The enclosure 12 is filled up to a predetermined height with a large body of hydrocarbonaceous solids such as crushed oil shale 24 as more clearly seen in FIGS. 2 and 3 supported on top of the foundation 14 by a fire clay floor 26. A gas collection space 28 is formed above the body of crushed oil shale. As shown in FIG. 1, the roof portion 18 at the ends, are supported on opaque end wall sections 30 above the glass wall portions 20 and 22, said end wall sections having openings mounting hinged access doors 32 through which the oil shale is loaded into the enclosure.
Combustion supporting fluid such as air is supplied to the body of oil shale from any suitable source through an air intake conduit 34 which mounts a control valve 36 to regulate the quantity of air drawn in. Liquid hydrocarbon products or shale oils are withdrawn from the body of crushed solids 24 through a conduit 38 which extends upwardly through the floor 26 into the enclosure. A cutofi valve 40 is mounted in the conduit 38 in order to control the outflow of the liquid. A suction conduit 42 is interconnected with a plurality of exhaust pipes 44 that extend upwardly from the roof portion. Thus, gaseous products within the gas collection space 28 at various locations above the body of solids 24 are withdrawn from the enclosure through the conduit 42 to which a vacuum pump assembly 46 is connected.
As shown in FIGS. land 3, a pair of laser beam generators 48 are mounted externally of the enclosure 12 adjacent one longitudinal end. Thelaser beam generators are of the pulsed ruby type arranged to. direct a pair of pulsed laser beams 50 through the bottom layer of the body of solids 24. The beams thus enter the enclosure through one end wall portion 20 in horizontally spaced relation to each other, exiting from the other horizontally spaced end wall portion 22. The beams while passing through the body of solids generate the requisite amount ofheat for retorting purposes.
Referring now to FIG. 4, it will be observed that each of the laser'beams 50 is emitted from a conventional type of pulsed ruby laser generator 48. In order to obtain efficient and thorough retorting of the entire body of solids, the operation of the vacuum pump 46 is controlled by the synchronizing control 52 so as to time the negative pressure pulses applied to the gas collection space 28 between the pulsations of the laser beams '50 being pulsed at a predetermined rate. In this manner, the transmissivity of the body of solids 24 with respect to the laser beams are maintained as the gaseous products rise upwardly into the space 28 and the liquid products are drawn off through the conduit 38. The negative pressure pulses also draw in a regulated quantity of air through conduit 34 necessary to support the retorting process. Also, the gaseous products may be conducted through a condenser 54 as shown in FIG. 4 and then delivered by the vacuum pump 46 to a storage container 56.
By way of example only, the capacity of the retort enclosure 12 when the body of solids is filled to the top of the plate glass wall portions 20 and 22 will be 480 cubic feet leaving the gas collection space 28 which will be filled with gas from the pyrolytic action of the laser beams. The gas is drawn to the condenser 54 by a vacuum pump of 3 horsepower capacity with a 30 to 35 c.f.m. rating. The negative pressure pulses of the vacuum pump will be synchronized in continuous out-ofphase relation to the pulsations of the laser beams of 5 pulses per minute. A commercially available ruby laser generator of well-known construction and operation may be utilized. The glass end wall portions 20 and 22 will not only transmit the laser beams but will also permit visual inspection of the interior of the enclosure.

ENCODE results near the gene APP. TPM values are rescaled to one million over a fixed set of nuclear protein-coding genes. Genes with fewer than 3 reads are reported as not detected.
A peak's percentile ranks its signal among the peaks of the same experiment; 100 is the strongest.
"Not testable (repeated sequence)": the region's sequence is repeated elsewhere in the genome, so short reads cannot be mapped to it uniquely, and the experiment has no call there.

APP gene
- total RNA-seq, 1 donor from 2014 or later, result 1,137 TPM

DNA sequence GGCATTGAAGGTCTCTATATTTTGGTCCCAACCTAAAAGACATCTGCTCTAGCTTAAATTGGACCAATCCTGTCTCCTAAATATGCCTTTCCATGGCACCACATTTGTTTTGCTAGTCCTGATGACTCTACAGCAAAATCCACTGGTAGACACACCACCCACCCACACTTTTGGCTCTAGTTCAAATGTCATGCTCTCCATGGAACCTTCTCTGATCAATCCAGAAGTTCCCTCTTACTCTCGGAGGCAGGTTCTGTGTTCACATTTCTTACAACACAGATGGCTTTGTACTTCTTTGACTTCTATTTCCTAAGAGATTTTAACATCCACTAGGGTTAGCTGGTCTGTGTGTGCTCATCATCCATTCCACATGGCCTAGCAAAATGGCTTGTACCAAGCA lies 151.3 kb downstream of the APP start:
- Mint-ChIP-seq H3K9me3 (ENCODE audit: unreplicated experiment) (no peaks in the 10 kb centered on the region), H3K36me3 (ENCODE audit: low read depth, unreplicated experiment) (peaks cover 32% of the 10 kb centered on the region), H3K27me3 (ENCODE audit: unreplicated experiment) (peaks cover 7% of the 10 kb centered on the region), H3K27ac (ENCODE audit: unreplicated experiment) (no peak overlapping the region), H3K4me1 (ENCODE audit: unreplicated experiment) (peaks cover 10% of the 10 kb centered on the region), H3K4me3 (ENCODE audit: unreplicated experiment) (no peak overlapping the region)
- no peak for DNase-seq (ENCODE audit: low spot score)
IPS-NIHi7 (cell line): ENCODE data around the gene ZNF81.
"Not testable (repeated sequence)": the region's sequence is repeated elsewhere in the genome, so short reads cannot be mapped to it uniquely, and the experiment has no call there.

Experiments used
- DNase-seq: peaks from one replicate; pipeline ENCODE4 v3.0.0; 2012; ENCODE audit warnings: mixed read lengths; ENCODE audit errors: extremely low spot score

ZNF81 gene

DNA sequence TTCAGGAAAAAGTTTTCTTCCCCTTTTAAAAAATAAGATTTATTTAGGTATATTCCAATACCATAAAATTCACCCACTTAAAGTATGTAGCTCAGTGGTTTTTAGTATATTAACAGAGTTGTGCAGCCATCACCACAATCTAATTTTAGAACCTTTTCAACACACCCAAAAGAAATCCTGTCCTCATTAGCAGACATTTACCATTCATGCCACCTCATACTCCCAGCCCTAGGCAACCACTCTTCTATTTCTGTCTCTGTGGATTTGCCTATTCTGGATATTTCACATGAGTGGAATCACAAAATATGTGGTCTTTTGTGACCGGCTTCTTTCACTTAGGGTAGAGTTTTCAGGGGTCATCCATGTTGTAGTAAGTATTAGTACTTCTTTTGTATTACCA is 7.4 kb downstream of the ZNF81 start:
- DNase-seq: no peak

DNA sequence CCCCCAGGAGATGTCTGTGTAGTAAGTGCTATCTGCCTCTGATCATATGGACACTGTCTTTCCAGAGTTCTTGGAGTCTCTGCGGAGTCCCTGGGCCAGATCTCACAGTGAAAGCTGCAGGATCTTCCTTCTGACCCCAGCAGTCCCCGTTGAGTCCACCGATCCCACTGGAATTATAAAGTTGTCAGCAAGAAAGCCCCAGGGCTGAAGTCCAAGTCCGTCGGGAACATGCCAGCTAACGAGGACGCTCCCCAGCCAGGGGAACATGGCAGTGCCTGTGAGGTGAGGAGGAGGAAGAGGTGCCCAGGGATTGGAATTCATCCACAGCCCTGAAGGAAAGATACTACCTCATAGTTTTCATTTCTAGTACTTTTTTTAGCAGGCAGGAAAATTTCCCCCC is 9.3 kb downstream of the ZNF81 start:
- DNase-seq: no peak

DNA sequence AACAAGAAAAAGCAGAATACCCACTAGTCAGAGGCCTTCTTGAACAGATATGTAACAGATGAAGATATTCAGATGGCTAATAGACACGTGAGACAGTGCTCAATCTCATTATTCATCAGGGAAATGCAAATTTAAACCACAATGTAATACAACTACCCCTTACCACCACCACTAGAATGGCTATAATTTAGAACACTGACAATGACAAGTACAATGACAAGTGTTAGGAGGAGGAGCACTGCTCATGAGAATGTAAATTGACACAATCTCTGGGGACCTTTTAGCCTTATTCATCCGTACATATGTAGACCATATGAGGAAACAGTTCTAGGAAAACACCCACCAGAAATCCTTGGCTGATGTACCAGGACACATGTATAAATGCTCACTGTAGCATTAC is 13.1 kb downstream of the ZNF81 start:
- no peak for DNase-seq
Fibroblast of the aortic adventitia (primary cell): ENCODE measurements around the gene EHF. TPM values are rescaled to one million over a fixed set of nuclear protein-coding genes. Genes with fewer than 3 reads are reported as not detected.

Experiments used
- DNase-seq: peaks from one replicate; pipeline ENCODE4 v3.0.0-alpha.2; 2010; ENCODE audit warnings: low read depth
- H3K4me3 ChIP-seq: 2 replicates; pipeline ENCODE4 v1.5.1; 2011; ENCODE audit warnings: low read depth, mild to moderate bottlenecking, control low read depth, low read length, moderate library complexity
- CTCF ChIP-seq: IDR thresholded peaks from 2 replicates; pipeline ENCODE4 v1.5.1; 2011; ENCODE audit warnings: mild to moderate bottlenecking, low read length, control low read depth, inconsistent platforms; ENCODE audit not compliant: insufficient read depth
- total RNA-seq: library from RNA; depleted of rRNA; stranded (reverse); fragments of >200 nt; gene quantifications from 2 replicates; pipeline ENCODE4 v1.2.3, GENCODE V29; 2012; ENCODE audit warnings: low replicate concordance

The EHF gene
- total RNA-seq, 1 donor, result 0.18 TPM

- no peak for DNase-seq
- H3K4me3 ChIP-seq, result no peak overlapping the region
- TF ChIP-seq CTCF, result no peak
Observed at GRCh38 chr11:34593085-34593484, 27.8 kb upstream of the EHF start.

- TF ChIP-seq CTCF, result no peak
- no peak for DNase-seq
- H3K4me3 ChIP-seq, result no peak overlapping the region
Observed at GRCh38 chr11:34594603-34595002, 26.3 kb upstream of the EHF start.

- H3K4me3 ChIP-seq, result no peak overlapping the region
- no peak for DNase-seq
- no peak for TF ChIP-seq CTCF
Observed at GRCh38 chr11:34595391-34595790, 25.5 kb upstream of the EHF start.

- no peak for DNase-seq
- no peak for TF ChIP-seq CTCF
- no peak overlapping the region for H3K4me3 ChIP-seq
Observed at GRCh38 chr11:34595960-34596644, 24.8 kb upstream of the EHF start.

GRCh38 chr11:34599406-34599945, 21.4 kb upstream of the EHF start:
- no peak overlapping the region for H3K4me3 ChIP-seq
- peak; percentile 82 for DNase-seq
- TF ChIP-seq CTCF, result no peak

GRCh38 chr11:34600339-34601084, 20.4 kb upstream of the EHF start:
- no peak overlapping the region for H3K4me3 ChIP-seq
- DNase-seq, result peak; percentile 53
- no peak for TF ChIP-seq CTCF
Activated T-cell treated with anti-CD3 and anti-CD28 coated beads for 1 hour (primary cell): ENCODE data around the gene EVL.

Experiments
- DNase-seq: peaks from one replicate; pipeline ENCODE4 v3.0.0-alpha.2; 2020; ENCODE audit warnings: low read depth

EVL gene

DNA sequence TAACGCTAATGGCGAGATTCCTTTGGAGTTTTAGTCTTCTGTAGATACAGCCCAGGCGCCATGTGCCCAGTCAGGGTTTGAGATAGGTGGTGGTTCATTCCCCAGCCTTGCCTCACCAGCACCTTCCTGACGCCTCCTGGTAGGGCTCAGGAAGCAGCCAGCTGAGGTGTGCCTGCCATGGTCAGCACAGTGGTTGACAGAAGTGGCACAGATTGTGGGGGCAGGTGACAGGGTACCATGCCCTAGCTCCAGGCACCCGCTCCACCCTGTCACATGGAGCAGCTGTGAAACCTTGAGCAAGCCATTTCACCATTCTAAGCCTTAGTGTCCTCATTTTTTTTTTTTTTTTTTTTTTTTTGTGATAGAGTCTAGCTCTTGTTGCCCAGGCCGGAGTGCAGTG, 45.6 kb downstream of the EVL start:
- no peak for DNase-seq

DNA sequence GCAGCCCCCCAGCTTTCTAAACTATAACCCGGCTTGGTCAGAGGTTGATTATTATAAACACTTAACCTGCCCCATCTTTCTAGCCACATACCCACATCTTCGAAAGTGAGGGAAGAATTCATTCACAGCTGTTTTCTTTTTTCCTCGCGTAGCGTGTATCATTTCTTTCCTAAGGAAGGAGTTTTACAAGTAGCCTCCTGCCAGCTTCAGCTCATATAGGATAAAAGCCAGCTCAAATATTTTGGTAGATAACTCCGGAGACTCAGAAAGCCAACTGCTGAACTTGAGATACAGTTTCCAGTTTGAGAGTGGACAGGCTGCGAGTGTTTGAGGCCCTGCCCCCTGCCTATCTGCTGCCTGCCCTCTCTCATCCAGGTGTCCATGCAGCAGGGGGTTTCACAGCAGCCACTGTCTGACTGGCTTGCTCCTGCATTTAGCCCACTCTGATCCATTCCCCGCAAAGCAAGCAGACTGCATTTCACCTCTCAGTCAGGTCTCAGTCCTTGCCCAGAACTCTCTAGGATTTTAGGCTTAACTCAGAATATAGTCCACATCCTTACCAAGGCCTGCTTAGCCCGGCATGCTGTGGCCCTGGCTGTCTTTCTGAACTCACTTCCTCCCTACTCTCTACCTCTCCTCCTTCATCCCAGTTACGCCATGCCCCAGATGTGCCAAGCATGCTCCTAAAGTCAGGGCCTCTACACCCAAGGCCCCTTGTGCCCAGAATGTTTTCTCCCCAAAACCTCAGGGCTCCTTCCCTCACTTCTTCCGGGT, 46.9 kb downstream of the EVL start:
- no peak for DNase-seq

The foregoing is considered as illustrative only of the principles of the invention. Further, since numerous modifications and changes will readily occur to those skilled in the art, it is not desired to limit the invention to the exact construction and operation shown and described, and accordingly all suitable modifications and equivalents may be resorted to, falling within the scope ofthe invention.
What is claimed as new is as follows:
1. In a method of recovering hydrocarbons from a body of crushed, hydrocarbonaceous solids within an enclosure comprising the steps of: passing radiant energy having a predetermined rate of pulsations through the body of crushed solids; and withdrawing gaseous products from said enclosure by pressure pulses continuously out of phase with said pulsations of the radiant energy.
2. The method of claim 1 wherein said pressure pulses are negative in value to simultaneously draw into the body of crushed solids combustion supporting fluid.
3. The method of claim 2 including the step of conducting liquid products from the body of crushed solids.
4. The method of claim 3 wherein said solids are oil shale and said liquid products are shale oil.
5. The method of claim 1 wherein said solids are oil shale.
6. The method of claim 5 wherein said pressure pulses are negative in value to simultaneously draw into the body of crushed solids combustion supporting air.
7. In an apparatus for retorting a body of solids, an enclosure, means generating pulsating radiant energy passing through said enclosure for heating said solid material therewithin, and means connected to said enclosure for inducing flow of reaction gas through the solid material at a rate maintaining the transmissivity of the solid material with respect to the radiant energy.
8. The combination of claim 7, wherein said means for inducing flow of reaction gas includes a vacuum pump and control means connected to the pump for producing suction pulses synchronized in continuous out of phase relation to the pulsating radiant energy.
9. The combination of claim 8, wherein the radiant energy is a laser beam passed through a bottom layer of the body of solids.
10. The combination of claim 7, wherein the radiant energy is a laser beam passed through a bottom layer of the body of solids.
11. The method of claim 1, wherein the radiant energy is a laser beam passed through a bottom layer of the body of solids.
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|U.S. Classification||208/402, 201/35, 201/37, 201/19, 202/134|
|International Classification||C10G1/00, C10G1/02|